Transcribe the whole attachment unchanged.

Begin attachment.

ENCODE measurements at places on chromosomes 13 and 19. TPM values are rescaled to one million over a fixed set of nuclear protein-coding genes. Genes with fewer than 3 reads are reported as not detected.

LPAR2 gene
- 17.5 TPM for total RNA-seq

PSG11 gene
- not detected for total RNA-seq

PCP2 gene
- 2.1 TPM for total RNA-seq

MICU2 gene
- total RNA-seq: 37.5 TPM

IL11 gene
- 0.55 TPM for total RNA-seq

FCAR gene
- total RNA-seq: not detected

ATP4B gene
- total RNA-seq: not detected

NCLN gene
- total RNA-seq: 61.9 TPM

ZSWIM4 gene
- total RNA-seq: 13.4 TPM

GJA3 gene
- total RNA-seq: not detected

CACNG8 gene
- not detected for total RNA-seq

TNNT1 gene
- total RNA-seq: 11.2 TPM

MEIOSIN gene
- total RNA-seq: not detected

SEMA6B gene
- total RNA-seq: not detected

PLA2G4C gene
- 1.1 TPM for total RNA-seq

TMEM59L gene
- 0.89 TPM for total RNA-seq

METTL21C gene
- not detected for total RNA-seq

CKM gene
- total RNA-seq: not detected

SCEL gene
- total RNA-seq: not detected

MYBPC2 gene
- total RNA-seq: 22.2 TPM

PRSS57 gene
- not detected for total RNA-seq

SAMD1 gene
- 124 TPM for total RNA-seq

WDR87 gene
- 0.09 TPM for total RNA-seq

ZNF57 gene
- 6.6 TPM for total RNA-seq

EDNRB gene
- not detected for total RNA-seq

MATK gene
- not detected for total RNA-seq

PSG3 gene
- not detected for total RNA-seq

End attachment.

ENCODE measurements at places on chromosomes 13 and 19. TPM values are rescaled to one million over a fixed set of nuclear protein-coding genes. Genes with fewer than 3 reads are reported as not detected.

LPAR2 gene
- 17.5 TPM for total RNA-seq

PSG11 gene
- not detected for total RNA-seq

PCP2 gene
- 2.1 TPM for total RNA-seq

MICU2 gene
- total RNA-seq: 37.5 TPM

IL11 gene
- 0.55 TPM for total RNA-seq

FCAR gene
- total RNA-seq: not detected

ATP4B gene
- total RNA-seq: not detected

NCLN gene
- total RNA-seq: 61.9 TPM

ZSWIM4 gene
- total RNA-seq: 13.4 TPM

GJA3 gene
- total RNA-seq: not detected

CACNG8 gene
- not detected for total RNA-seq

TNNT1 gene
- total RNA-seq: 11.2 TPM

MEIOSIN gene
- total RNA-seq: not detected

SEMA6B gene
- total RNA-seq: not detected

PLA2G4C gene
- 1.1 TPM for total RNA-seq

TMEM59L gene
- 0.89 TPM for total RNA-seq

METTL21C gene
- not detected for total RNA-seq

CKM gene
- total RNA-seq: not detected

SCEL gene
- total RNA-seq: not detected

MYBPC2 gene
- total RNA-seq: 22.2 TPM

PRSS57 gene
- not detected for total RNA-seq

SAMD1 gene
- 124 TPM for total RNA-seq

WDR87 gene
- 0.09 TPM for total RNA-seq

ZNF57 gene
- 6.6 TPM for total RNA-seq

EDNRB gene
- not detected for total RNA-seq

MATK gene
- not detected for total RNA-seq

PSG3 gene
- not detected for total RNA-seq